How Government Funding Might Affect the Steel Construction Market

As everyone knows, the structural steel construction market has been affected adversely by the recession and subsequent slow economic recovery.  And the introduction of–or the reduction of–government funding will undoubtedly affect this industry.  But which way?  The answer is of importance to those of us who work with steel including metal bending companies like ours that specialize in curving steel for construction.

According to the American Institute of Steel Construction (AISC), “the United States structural steel industry supplied fabricated and erected structural steel framing for over 8,000 buildings and bridges in 2012, down substantially from a peak of nearly 20,000 in 2006 and 2007.”  The structural steel fabricators who provide the steel framework for buildings are suffering from this depressed market.  Consequently, specialty subcontractors such as Bender/Rollers are likely to experience a comparable reduction in business.  As a percentage of the construction market, however, steel is maintaining its dominant share (53%) over alternate materials like its closest rival, concrete (26%).  AISC anticipates that the industry will expand marginally during 2013.

If we drill down into where the money is being spent, we find that much of the new construction is occurring in hospitals, schools, and municipal buildings.  These buildings are often supported at least partially, if not entirely, by federal, state and local funding.  Hence, any disruption to that funding will adversely affect these markets.  Bridges and transportation projects depend to a great extent on government funding.  The majority of these projects is federally funded and requires states to match a certain percentage of federal funds.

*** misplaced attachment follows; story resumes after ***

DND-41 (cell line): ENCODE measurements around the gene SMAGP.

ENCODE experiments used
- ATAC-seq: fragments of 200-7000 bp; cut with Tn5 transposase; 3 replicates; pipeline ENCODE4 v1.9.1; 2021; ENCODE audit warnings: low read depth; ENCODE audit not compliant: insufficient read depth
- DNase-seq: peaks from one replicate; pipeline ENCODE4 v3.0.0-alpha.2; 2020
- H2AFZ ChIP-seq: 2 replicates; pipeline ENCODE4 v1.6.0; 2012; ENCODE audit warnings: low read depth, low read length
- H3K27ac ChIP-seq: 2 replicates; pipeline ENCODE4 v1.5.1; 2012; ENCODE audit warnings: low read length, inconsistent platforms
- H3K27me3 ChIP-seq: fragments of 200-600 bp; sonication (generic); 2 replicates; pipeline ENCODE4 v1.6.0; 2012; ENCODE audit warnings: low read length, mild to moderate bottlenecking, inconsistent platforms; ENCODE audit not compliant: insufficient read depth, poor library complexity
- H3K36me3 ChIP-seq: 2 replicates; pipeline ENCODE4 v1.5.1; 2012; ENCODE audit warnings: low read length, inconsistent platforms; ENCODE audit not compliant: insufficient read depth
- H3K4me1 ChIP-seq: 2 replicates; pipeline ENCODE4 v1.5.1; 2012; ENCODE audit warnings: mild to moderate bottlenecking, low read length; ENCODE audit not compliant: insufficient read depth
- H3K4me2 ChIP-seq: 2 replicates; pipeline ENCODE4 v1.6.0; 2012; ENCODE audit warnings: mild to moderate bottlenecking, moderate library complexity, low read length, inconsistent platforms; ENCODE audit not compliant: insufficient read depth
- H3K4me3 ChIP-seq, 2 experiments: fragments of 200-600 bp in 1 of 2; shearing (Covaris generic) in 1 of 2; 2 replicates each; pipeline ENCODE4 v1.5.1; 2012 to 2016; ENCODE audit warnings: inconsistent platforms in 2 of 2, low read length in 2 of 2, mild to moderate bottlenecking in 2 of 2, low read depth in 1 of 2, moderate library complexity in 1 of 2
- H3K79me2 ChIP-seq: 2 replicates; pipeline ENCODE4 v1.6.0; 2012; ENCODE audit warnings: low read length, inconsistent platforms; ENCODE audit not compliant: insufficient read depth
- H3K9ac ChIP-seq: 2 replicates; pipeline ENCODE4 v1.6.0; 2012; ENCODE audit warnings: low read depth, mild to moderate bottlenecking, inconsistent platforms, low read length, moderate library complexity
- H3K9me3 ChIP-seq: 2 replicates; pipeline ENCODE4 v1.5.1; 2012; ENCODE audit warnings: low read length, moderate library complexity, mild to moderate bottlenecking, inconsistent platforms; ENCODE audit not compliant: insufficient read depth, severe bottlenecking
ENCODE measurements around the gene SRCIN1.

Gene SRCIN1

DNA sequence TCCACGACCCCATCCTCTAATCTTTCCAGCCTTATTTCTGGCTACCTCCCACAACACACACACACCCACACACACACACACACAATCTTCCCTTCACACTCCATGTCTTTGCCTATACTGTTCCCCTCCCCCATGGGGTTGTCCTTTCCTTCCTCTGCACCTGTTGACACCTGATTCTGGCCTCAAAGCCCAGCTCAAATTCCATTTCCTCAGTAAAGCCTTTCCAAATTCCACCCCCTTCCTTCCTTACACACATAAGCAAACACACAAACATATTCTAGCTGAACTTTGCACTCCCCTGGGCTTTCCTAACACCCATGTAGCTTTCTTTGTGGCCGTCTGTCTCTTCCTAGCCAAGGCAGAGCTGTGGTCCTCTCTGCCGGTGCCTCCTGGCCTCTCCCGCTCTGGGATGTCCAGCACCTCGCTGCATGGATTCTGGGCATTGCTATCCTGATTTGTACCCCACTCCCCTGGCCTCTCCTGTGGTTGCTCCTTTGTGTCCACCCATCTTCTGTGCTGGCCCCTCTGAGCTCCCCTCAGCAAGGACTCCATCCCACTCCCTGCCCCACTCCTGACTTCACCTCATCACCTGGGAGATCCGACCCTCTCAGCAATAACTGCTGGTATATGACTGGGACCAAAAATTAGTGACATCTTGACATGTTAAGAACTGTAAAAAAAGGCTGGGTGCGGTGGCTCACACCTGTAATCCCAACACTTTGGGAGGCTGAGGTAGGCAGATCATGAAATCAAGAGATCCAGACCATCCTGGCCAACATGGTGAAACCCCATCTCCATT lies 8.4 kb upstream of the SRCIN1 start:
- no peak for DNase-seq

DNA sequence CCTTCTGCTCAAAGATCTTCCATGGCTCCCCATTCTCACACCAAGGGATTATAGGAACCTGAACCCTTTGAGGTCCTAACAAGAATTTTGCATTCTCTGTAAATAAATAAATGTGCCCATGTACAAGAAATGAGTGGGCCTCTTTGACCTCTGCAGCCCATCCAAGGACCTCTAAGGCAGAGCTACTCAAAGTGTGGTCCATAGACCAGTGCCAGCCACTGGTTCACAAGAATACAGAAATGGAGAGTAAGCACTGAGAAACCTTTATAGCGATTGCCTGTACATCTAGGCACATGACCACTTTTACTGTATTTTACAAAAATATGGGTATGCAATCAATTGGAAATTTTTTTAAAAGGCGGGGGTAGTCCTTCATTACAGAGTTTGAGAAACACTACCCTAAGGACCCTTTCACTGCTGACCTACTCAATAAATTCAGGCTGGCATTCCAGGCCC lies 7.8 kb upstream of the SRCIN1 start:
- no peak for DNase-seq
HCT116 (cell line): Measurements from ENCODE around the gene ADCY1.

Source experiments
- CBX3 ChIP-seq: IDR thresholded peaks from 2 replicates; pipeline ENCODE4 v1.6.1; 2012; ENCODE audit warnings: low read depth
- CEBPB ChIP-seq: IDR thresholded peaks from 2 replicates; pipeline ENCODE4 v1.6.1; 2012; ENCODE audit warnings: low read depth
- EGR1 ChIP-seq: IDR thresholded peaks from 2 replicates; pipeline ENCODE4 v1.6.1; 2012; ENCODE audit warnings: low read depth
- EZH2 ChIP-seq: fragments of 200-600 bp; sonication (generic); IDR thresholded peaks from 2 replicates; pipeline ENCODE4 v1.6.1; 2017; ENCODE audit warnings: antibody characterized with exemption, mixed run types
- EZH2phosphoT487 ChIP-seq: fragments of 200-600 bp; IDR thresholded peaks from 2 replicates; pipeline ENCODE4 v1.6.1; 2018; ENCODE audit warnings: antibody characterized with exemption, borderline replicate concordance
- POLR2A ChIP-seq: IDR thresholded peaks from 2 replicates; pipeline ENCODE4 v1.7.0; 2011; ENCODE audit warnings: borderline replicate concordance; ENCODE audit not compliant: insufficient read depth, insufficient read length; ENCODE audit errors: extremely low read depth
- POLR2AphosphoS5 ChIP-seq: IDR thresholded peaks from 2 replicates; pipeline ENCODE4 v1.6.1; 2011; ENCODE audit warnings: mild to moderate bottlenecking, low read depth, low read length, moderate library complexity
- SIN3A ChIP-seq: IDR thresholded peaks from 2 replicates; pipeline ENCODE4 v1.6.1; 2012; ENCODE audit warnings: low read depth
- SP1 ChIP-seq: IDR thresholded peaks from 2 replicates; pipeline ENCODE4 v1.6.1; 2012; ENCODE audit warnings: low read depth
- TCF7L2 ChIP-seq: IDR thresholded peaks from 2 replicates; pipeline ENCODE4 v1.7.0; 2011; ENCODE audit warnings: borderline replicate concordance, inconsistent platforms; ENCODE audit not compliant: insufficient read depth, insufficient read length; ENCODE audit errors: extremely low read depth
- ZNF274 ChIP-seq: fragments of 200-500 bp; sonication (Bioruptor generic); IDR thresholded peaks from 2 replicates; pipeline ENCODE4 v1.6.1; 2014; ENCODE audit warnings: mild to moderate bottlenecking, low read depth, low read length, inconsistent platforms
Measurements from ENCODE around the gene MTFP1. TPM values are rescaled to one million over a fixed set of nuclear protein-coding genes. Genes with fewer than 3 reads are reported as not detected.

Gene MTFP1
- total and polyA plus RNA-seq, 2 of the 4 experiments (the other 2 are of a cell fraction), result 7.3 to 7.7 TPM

According to an October 2013 report by AISC, Structural Steel: An Industry Overview, there will not be a significant increase in building construction until three things occur:  1. Credit improves, 2. Employment returns to pre-recession levels, and 3. GDP growth rates begin to exceed 3%.

Government spending on construction is undoubtedly a contributor to the amount of steel construction in the United States.  But some economists argue that excessive government spending and regulation have put a damper on the recovery which will continue to depress the economy including the market for steel construction–whether funded by government or private investment.  What do you think?


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